[lammps-users] Undetectable explosion!

Dear all,

I am experiencing a weird error with lammps. I am trying to relax a box with some large polymers in water. I have circa 7.3 millions atoms. The error says that the exploding bond is between the atoms 7595334 and 7595335. Usually I write a trajectory and every step to investigate the explosion but in this case I can’t and I am not sure if it is a geometry problem or something else.
Could anyone please help me or give me some directions where to look?
I have tried to test different bin sizes and I tried to freeze some parts of the simulations but I always get the same error message at some point.

I am currently using the latest version of lammps. And this is the latest output I obtained:

restoring bond style harmonic from restart
restoring angle style harmonic from restart
restoring dihedral style harmonic from restart
7352445 atoms
4983285 bonds
2824125 angles
874650 dihedrals
Finding 1-2 1-3 1-4 neighbors …
special bond factors lj: 0 0 0
special bond factors coul: 0 0 0
4 = max # of 1-2 neighbors
6 = max # of 1-3 neighbors
12 = max # of 1-4 neighbors
14 = max # of special neighbors
special bonds CPU = 0.181 seconds
read_restart CPU = 1.963 seconds
245070 atoms in group POLYMER
7107375 atoms in group LIQUIDO
35 atoms in group Gruppo1
35 atoms in group Gruppo2
70000 atoms in group Gruppo3
139930 atoms in group Gruppo4
34965 atoms in group Gruppo5
105 atoms in group Gruppo6
2369125 atoms in group Gruppo7
4738250 atoms in group Gruppo8
Resetting global fix info from restart file:
fix style: nvt, fix ID: VeryLong
All restart file global fix info was re-assigned
Neighbor list info …
update every 1 steps, delay 0 steps, check yes
max neighbors/atom: 1000000, page size: 100000000
master list distance cutoff = 14
ghost atom cutoff = 14
binsize = 7, bins = 58 58 55
1 neighbor lists, perpetual/occasional/extra = 1 0 0
(1) pair lj/cut/coul/cut, perpetual
attributes: half, newton on
pair build: half/bin/newton
stencil: half/bin/3d
bin: standard
Setting up Verlet run …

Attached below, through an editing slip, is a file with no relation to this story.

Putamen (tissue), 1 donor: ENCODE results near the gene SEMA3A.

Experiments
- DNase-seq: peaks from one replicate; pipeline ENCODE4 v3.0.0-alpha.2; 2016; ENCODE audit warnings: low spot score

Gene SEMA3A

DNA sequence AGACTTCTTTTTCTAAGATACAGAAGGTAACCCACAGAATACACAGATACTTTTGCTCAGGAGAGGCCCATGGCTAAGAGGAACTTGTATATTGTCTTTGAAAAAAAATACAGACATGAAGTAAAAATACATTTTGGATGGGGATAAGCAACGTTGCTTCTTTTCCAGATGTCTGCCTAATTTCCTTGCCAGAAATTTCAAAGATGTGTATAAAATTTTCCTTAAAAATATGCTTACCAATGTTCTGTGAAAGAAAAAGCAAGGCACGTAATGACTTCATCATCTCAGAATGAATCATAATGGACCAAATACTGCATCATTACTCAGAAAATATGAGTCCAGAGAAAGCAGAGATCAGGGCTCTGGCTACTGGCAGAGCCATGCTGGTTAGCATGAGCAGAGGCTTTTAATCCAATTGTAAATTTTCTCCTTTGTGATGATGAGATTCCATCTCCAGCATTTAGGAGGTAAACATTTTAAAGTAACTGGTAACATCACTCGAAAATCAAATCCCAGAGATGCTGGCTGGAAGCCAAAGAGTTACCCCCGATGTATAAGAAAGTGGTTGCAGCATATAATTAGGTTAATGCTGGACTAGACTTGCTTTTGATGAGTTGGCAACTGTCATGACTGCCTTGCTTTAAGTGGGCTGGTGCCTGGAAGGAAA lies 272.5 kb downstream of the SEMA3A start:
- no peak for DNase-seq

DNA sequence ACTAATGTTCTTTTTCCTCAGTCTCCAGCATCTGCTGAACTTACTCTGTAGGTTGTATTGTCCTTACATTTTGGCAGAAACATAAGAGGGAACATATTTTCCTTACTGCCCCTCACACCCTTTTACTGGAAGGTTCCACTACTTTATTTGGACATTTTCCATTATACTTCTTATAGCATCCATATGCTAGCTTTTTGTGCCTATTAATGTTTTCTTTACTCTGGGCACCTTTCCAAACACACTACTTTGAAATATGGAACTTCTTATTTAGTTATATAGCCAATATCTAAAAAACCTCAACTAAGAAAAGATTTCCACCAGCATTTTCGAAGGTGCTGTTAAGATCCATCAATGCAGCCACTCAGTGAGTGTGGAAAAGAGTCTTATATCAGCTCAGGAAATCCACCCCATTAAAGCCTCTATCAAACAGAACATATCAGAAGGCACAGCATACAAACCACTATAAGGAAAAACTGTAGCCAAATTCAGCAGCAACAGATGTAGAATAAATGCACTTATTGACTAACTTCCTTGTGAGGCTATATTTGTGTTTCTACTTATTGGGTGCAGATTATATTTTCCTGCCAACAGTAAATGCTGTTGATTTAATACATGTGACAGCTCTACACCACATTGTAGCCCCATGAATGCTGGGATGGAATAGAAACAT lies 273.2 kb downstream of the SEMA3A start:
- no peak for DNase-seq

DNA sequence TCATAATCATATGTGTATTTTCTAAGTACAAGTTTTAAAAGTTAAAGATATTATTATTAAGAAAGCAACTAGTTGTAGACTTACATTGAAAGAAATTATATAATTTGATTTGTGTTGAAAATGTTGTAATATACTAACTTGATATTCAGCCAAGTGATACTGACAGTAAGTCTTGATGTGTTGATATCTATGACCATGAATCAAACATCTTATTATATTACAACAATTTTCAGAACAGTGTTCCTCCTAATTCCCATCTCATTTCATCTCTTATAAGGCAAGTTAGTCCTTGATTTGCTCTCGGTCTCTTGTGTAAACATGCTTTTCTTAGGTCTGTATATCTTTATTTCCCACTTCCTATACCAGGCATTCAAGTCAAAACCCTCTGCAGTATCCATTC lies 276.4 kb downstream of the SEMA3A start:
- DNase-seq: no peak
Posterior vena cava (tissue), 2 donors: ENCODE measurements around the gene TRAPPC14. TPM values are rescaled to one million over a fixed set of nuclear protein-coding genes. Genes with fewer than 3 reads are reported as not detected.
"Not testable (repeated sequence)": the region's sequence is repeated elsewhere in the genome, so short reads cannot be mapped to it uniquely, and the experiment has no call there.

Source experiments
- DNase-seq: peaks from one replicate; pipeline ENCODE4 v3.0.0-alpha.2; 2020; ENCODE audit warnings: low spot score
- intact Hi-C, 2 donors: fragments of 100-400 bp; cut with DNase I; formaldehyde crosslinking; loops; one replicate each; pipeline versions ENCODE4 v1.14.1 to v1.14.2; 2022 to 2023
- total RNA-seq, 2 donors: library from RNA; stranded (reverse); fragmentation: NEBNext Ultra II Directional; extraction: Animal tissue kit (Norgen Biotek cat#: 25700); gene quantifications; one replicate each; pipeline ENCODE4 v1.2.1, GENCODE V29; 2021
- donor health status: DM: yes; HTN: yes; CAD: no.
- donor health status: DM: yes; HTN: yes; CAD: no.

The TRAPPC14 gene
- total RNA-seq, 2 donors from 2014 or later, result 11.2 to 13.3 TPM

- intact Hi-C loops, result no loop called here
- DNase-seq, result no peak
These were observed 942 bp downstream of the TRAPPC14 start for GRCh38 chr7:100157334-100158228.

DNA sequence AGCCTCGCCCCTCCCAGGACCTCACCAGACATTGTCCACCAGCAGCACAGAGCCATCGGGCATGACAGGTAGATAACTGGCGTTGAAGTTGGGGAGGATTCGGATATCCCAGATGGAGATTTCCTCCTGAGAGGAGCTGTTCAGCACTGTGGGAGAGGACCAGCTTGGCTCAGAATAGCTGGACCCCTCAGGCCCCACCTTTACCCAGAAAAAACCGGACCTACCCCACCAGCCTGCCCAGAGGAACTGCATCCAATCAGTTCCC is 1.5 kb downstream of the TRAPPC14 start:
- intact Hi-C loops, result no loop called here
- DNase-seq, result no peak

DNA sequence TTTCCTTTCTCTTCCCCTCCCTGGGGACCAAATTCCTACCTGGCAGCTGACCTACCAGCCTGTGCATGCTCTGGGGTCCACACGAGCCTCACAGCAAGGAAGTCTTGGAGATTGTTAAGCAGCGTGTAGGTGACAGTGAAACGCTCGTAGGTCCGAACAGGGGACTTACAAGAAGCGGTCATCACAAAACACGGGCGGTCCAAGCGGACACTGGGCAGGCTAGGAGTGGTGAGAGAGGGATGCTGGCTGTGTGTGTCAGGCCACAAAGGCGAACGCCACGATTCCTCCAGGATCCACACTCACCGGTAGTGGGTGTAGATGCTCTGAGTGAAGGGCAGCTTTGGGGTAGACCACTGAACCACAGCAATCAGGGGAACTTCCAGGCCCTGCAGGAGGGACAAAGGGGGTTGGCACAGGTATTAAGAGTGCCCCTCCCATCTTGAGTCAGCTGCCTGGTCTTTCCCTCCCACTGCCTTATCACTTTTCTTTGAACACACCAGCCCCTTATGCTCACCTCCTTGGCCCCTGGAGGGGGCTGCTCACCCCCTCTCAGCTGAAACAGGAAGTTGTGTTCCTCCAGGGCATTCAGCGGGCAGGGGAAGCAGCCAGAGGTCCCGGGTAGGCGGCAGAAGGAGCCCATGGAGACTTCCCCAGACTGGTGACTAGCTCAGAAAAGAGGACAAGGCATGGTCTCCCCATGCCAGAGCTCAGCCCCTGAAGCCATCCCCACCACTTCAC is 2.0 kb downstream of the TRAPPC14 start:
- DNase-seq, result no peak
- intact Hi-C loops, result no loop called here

Unit style : real
Current step : 66840
Time step : 0.5
Per MPI rank memory allocation (min/avg/max) = 1053.0 | 1054.0 | 1054.0 Mbytes
Step Temp Press Volume c_pe1 c_pe2 c_pe3 c_pe4 c_pe5 c_pe6 c_pe7 c_pe8
66840 300.32869 1090.8761 61781284 -564.75453 -150.84135 108030.62 135963.02 -533621.7 131.61584 -20656526 -2501509.8
66841 300.32217 1088.1831 61781284 -589.48253 -151.84304 107968.24 135761.62 -533958.57 139.26338 -20669125 -2499010.1
66842 300.27675 1085.4915 61781284 -619.42795 -144.36151 107690.49 135654.65 -533801.55 139.17748 -20669358 -2504346.8
66843 301.50588 1132.9017 61781284 -622.8919 -145.86747 107648.81 138965.5 -533353.33 133.47996 -20668344 -2496110.7
66844 482.87271 4271.1484 61781284 -639.90236 -153.43334 107431.33 160935.17 -533508.22 132.55837 -20637814 -2494827.1
ERROR on proc 18: Bond atoms 7595334 7595335 missing on proc 18 at step 66845 (…/ntopo_bond_all.cpp:61)
Abort(1) on node 18 (rank 18 in comm 0): application called MPI_Abort(MPI_COMM_WORLD, 1) - process 18

And this is the input:

I would say your main problem is that you have not done sufficient testing of your setup on a smaller system, particular of the force field parameters. It is very hard to narrow down a problem when you have millions of atoms. That said, the output you provide (detailed energy info on every timestep) is helpful. I notice that on the penultimate timestep, the temperature and pressure increased by a large factor, clearly indicating an unstable simulation that is scientifically useless from that point on. The error message following this is not necessarily related to the original causation event. Perhaps most significant is the increase in pe_4 by about 20,000 kcal/mol. The simplest explanation is that one of the bonded interactions is too stiff to be resolved by a 0.5 fs timestep. Perhaps you defined it incorrectly. You could try reducing the timestep, but it would be better to do more testing of the force field for a small system. There is probably something unphysical in your energy model.


Also, since you apparently have multiple independent instances of this problem, you could use the information contained in :

" Bond atoms 7595334 7595335"

to see if all instances involve the same two atom types in the bond, in which case that would be the smoking gun that would point to a single bad bond coefficient.